The most interesting car collection you’ve never heard of lives in a subdivision just outside Princeton, New Jersey. Nestled between patches of bucolic farmland and aging equestrian stables, in the cool shadow of a nature preserve, the neighborhood looks like any other. Drive past too quickly and you might miss the vast horde of Saturns, fanned out in the driveway of a single house like paint swatches in a catalogue. Before that rainbow array of plastic body panels stands its caretaker, a soft-spoken 26-year-old woman named Jessieleigh Freeman.
She fiddles with a scrunchie on her wrist and purses her lips as I wander, speechless, among the coupes, sedans, and wagons. “Seventeen of them,” she says, one hand idly playing with the Saturn pendant on her choker necklace. “I’ve got one in every body style—a few doubles, even.” The skateboard she carries displays the same two words you’ll find all over her Instagram: Saving Saturn.
How did Saturn get to the point that it needed her help? At the outset, the new brand lived up to its slogan, “a different kind of car company.” It was announced as the newest addition to GM’s household in 1985, the result of a bright-eyed dream that an all-American economy car with a unique approach could best Japan’s imports. Like the United States, Saturn was indeed a Grand Experiment. Most people remember the brand’s plastic body panels, meant to stave off rust, but Saturn’s true brilliance lay in the approach it took to people. Attempting to operate outside of the way Detroit had long done business, Saturn built its first plant in Spring Hill, Tennessee. Employees were recruited from various GM factories, and these people were eager to join an energetic culture offering the promise of a clean slate. Having signed up with Saturn, they then benefited from an unprecedented arrangement with the UAW chapter that allowed them to sidestep the complex web of union job classifications, participate in key decision making, and earn wages based in part on quality and productivity goals. GM even instituted a profit-sharing program in place of the traditional fixed-income pension. At retail locations, Saturn pioneered no-haggle pricing that immediately attracted thousands of hopeful customers.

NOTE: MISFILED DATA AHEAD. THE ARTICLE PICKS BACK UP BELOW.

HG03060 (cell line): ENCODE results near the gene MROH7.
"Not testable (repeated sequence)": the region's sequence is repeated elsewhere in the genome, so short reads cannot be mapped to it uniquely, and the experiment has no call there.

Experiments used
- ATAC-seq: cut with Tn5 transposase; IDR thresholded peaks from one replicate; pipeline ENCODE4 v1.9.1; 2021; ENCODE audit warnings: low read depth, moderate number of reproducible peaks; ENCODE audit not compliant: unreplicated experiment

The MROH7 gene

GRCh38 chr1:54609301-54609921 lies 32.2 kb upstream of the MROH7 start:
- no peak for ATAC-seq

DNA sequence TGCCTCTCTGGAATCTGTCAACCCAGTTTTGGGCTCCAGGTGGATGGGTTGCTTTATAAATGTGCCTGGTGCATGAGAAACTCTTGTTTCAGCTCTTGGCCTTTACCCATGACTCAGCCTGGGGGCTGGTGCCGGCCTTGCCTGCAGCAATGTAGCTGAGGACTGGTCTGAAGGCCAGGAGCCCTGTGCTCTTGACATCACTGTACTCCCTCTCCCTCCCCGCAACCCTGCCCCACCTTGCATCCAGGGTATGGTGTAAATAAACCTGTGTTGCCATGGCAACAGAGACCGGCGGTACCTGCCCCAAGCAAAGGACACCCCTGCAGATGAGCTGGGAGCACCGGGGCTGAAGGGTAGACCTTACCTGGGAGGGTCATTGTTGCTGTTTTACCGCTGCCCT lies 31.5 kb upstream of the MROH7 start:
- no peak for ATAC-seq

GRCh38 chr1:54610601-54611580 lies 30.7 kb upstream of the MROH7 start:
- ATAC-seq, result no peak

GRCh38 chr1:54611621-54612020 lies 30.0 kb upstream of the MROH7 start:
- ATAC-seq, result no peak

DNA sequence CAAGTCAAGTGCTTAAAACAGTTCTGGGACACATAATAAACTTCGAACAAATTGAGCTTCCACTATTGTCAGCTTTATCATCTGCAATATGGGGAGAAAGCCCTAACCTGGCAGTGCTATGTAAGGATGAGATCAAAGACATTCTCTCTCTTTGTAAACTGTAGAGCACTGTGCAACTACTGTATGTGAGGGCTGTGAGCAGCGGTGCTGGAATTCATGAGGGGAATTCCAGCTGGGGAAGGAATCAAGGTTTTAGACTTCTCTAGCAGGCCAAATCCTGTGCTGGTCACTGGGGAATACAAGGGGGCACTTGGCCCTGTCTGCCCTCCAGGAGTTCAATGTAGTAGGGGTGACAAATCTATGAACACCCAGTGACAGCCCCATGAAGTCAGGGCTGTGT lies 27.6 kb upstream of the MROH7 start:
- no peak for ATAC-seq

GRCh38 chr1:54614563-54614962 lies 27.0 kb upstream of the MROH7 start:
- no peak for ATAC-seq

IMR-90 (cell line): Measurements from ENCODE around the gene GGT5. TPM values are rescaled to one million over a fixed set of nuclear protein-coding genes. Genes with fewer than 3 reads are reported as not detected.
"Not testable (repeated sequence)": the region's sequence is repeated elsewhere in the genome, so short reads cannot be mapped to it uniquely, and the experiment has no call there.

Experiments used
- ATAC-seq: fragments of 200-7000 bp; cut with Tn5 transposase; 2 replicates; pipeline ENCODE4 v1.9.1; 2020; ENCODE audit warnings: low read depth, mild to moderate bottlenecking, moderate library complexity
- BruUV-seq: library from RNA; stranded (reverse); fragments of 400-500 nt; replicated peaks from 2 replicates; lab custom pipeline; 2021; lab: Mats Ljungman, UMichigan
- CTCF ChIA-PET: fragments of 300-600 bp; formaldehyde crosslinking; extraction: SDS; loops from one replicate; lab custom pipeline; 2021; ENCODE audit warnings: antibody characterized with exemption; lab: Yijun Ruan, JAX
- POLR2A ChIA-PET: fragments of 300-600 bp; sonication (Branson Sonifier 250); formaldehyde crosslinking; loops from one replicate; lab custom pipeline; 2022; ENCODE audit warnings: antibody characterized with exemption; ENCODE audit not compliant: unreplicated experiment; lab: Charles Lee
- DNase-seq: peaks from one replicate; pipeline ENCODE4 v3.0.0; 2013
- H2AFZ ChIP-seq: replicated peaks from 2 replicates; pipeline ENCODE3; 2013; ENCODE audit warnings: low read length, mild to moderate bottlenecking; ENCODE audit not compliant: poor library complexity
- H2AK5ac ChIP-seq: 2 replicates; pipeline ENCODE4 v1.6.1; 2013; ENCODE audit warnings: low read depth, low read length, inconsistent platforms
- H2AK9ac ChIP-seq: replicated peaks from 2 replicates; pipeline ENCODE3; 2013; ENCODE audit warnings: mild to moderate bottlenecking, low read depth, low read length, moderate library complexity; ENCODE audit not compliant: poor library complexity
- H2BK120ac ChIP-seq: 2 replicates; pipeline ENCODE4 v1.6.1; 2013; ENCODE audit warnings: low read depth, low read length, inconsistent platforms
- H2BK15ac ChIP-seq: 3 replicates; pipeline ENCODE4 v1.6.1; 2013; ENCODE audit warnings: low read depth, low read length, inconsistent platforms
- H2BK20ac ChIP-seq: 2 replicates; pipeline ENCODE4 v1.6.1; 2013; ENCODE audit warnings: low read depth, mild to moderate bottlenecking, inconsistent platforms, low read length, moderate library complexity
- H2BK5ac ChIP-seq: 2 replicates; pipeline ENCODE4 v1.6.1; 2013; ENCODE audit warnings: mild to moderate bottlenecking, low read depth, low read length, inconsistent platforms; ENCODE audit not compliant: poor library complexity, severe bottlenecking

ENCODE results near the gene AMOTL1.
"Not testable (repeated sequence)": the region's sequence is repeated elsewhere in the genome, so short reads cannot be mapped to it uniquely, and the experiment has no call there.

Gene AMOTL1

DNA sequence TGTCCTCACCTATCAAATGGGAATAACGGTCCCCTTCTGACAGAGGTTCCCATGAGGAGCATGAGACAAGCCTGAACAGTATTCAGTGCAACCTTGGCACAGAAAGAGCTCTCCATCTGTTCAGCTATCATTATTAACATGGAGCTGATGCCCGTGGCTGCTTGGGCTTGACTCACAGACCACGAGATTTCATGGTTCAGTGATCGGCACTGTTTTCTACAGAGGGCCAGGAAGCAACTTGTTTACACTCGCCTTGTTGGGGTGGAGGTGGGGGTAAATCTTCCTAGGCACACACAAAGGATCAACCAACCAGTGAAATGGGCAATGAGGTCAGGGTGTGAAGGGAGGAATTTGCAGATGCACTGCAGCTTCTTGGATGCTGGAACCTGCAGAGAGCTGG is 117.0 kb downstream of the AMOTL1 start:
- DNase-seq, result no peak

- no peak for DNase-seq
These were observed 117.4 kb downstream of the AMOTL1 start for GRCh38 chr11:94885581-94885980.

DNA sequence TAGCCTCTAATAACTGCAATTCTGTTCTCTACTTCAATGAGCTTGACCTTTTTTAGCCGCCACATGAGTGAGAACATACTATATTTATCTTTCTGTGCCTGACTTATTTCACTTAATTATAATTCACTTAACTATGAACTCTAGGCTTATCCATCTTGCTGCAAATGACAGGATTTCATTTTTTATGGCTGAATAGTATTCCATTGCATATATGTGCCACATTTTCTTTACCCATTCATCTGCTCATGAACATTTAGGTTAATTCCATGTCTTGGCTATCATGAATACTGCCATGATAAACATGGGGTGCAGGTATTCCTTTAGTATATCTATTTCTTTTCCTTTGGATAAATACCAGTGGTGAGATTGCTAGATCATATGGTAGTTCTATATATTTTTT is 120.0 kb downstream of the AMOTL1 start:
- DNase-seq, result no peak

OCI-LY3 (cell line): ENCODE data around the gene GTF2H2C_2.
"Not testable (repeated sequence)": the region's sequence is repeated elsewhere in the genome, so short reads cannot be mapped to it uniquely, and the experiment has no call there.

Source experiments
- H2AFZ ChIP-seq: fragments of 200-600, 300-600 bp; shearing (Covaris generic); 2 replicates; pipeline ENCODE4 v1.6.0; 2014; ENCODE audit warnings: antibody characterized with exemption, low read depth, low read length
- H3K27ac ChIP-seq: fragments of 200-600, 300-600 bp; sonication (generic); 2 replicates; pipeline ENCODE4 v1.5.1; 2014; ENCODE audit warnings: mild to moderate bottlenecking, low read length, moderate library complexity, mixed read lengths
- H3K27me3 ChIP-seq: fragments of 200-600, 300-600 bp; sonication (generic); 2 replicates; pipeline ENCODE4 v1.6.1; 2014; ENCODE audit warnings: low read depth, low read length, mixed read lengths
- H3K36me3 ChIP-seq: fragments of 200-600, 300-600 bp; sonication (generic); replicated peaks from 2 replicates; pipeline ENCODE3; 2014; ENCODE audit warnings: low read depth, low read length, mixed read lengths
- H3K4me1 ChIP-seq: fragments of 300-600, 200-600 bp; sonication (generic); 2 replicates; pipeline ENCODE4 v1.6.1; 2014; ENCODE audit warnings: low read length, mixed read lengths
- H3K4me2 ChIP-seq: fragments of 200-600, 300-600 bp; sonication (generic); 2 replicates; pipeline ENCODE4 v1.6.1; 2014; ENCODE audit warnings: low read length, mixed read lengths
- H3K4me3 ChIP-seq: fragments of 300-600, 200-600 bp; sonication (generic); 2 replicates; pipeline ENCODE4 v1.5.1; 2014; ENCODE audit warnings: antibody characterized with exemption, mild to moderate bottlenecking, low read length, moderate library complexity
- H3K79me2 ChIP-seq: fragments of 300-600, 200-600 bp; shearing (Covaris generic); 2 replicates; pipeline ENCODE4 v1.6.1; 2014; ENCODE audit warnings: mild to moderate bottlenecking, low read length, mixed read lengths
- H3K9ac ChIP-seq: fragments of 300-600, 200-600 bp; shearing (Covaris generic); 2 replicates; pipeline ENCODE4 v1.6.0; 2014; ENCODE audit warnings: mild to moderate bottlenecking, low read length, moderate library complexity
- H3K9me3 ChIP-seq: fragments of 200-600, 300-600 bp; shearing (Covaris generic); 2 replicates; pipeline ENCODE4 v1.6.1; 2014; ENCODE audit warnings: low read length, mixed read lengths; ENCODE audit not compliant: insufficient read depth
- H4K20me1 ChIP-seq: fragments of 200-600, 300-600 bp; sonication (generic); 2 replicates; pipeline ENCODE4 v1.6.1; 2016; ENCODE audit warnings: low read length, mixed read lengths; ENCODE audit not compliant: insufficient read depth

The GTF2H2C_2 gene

This concept was so appealing that demand for new Saturns outstripped the Spring Hill plant’s production capability for the first five years. The brand’s early years were by and large successful, with massive customer satisfaction and an eclectic owner demographic that seemed all-in.
Not everyone at General Motors shared that enthusiasm. The rest of the company lived on the main deck of a corporate battleship—the kind of place where a proposed update to the bathroom tile might have to pass through multiple floors of executives—and it didn’t take long for resentment to boil over. Saturn was sucking up valuable resources, and as the brand’s initial momentum waned, the goodwill that had paved the brand’s road ran dry. The original S-Series ended production in 2002, by which point the larger L-Series line was being produced under traditional UAW labor rules in a Delaware plant. Soon after came the Vue SUV, the Ion sedan, the Relay minivan, and the Sky roadster—all of which were based on other GM models, and not unique to Saturn. An attempt to sell the brand to Penske fell through, and the dealership body closed for good in October 2010. That’s the end of it.
But not for Freeman. When she talks about her cars, she speaks slowly, surveying the breadth of her collection.